Measures to support business in China in response to Coronavirus epidemic
23 March 2020
Since the outbreak of COVID-19 started in Wuhan city, China government completely quarantined Wuhan City since January 23, 2020 and more than 30 provinces or municipalities adopted first-level response to the epidemic. The government asked people to stay at home and wear face mask when going to public areas to reduce large-scale flows of people that might spread COVID-19. Over 40,000 doctors and nurses were sent to Wuhan City to fight for the virus. The government built new hospitals and converted stadium/convention centres to mobile cabin hospitals to treat infected patients. The quarantine, “slow-down” measures and other medical activities seemed effective in China and the reported new cases decreased significantly after 2 months.
Chinese government recently issued a series of supportive measures, targeting to address the following areas:
- ensure epidemic containment and daily supply of necessities
- encourage donation/charity
- support resumption of work
These measures include:
- Exempt VAT for income of transportation, delivery service or daily necessity service including medical/education/tourism/restaurant/catering etc.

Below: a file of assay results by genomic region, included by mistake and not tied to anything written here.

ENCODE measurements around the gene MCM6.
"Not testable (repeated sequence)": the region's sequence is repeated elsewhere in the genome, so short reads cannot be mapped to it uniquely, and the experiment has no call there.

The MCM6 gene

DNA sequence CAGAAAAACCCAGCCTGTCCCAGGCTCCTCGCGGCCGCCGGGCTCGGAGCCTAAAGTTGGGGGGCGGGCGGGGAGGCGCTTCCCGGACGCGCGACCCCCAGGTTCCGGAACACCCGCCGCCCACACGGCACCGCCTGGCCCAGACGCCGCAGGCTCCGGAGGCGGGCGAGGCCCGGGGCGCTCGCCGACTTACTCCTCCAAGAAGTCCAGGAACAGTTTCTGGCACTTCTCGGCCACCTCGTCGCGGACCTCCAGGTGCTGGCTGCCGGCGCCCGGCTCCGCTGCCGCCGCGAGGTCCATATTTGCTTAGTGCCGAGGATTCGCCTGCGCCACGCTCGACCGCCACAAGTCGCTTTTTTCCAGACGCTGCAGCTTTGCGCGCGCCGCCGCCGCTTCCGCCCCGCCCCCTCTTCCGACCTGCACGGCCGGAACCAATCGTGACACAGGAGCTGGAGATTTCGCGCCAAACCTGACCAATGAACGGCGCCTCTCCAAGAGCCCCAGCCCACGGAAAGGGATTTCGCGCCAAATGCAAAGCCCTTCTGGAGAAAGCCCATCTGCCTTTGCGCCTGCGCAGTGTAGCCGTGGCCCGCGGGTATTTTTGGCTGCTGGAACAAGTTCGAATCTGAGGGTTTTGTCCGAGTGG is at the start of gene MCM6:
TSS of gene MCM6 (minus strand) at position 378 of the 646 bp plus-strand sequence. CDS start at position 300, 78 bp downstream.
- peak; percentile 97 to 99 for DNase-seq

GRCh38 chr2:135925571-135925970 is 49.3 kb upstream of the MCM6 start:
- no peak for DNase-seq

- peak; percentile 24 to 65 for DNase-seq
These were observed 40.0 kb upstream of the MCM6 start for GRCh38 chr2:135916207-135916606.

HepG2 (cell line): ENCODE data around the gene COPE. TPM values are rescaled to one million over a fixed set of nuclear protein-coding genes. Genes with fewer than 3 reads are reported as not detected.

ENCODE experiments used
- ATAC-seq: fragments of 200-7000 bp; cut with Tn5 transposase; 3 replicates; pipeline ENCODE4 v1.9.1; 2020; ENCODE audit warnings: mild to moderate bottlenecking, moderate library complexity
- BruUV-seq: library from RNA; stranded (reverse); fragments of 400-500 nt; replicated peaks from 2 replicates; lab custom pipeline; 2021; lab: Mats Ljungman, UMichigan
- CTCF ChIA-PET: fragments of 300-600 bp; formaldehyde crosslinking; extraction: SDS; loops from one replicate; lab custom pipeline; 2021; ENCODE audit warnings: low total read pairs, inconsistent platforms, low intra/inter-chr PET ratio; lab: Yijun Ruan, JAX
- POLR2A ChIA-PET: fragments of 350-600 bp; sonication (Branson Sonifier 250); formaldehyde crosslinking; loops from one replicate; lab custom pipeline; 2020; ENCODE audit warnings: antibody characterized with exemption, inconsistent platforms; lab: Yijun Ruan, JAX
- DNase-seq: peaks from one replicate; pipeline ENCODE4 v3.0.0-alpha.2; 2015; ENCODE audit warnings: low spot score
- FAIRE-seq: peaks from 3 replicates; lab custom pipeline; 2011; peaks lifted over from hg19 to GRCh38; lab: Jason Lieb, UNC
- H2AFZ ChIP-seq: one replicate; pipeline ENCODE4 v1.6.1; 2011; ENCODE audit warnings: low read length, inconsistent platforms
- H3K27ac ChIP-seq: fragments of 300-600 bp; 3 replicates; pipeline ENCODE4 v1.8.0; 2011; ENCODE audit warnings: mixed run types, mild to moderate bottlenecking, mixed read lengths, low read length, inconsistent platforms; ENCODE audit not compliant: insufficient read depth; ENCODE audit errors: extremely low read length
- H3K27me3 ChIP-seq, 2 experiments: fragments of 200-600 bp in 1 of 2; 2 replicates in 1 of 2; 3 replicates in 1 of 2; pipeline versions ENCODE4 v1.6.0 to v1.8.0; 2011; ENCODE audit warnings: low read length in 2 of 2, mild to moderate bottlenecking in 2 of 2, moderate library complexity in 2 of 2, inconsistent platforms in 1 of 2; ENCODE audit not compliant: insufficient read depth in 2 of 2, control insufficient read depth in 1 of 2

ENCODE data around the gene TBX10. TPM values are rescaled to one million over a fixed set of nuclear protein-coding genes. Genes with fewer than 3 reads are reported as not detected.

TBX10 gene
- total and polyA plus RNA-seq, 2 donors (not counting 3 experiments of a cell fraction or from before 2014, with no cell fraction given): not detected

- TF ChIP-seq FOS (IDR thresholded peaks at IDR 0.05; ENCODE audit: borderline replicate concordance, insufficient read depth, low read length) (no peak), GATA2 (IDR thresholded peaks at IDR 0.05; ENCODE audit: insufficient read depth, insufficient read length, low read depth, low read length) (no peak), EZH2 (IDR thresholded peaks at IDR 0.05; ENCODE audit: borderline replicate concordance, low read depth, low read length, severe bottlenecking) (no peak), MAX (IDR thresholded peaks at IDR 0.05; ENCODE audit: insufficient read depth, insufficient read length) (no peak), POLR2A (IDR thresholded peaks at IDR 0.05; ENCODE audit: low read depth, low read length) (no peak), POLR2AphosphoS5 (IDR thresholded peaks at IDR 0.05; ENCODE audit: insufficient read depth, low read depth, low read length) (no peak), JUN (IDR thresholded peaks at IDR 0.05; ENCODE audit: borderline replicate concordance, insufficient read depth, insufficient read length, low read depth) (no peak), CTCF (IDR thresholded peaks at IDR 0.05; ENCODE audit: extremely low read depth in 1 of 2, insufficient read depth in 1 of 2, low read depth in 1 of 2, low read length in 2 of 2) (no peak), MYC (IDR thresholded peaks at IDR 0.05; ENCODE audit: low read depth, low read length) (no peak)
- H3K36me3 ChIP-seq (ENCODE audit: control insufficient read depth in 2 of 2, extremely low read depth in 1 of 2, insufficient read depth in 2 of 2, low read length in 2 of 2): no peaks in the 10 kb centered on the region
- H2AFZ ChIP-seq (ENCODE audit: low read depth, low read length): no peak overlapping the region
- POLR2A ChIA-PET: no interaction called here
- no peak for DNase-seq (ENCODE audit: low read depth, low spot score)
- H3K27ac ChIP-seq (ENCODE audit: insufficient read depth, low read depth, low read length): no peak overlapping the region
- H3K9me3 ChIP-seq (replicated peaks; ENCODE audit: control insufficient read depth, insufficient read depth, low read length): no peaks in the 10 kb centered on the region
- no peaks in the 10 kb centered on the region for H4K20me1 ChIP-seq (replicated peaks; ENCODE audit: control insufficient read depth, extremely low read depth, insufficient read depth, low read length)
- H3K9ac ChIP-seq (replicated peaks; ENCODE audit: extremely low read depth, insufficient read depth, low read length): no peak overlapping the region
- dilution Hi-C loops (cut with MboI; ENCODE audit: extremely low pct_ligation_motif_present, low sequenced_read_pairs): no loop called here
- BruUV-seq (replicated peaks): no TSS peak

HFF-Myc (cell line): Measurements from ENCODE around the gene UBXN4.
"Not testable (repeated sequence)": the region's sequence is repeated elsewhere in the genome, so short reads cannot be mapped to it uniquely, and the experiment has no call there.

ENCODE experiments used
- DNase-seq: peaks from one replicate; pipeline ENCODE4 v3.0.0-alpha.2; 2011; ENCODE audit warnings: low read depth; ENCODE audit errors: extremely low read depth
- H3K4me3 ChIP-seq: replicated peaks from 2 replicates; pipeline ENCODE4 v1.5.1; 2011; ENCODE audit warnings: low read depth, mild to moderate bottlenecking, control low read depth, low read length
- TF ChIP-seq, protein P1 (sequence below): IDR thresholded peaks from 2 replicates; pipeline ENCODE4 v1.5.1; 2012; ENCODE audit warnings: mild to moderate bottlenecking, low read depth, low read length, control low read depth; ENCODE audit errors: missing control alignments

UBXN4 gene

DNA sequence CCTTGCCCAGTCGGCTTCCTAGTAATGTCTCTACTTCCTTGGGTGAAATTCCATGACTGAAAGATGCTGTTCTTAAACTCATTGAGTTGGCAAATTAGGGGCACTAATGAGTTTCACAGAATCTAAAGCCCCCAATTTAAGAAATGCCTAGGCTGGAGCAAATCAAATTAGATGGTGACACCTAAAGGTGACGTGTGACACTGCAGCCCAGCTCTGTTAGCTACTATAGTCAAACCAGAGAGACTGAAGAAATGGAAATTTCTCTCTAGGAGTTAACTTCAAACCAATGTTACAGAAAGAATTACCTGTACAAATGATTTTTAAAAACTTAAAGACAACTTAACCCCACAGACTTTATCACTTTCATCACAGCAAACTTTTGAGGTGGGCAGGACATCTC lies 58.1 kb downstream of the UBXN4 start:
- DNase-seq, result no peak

- Exempt VAT/custom duty on imported epidemic containment products
- Ask banks to offer fast-track loans with lower interest rates.
- Lower or waive social security contributions for certain period.
- Have rent of SME which leasing State-owned properties waived for certain period
- Grant subsidies to SME to go through the crisis especially for industries which are badly impacted by the virus such as tourism, catering, restaurant etc.
- Return half of the unemployment insurance premiums paid in the previous year to employers who do not lay off workers.
- Decrease VAT rate for small-scale VAT payer from 3% to 1% in March to May.
- Delay tax filing deadline for certain period
We believe that the government will continue to announce more supportive measures to help companies, especially SMEs, to go through the hard time and resume normal operation, as the epidemic has greatly impacted the Chinese economy. To discuss any of the topics raised in this article or to find out the latest updates on doing business with China in more detail, please contact us.
By Christine Cai, HLB Shanghai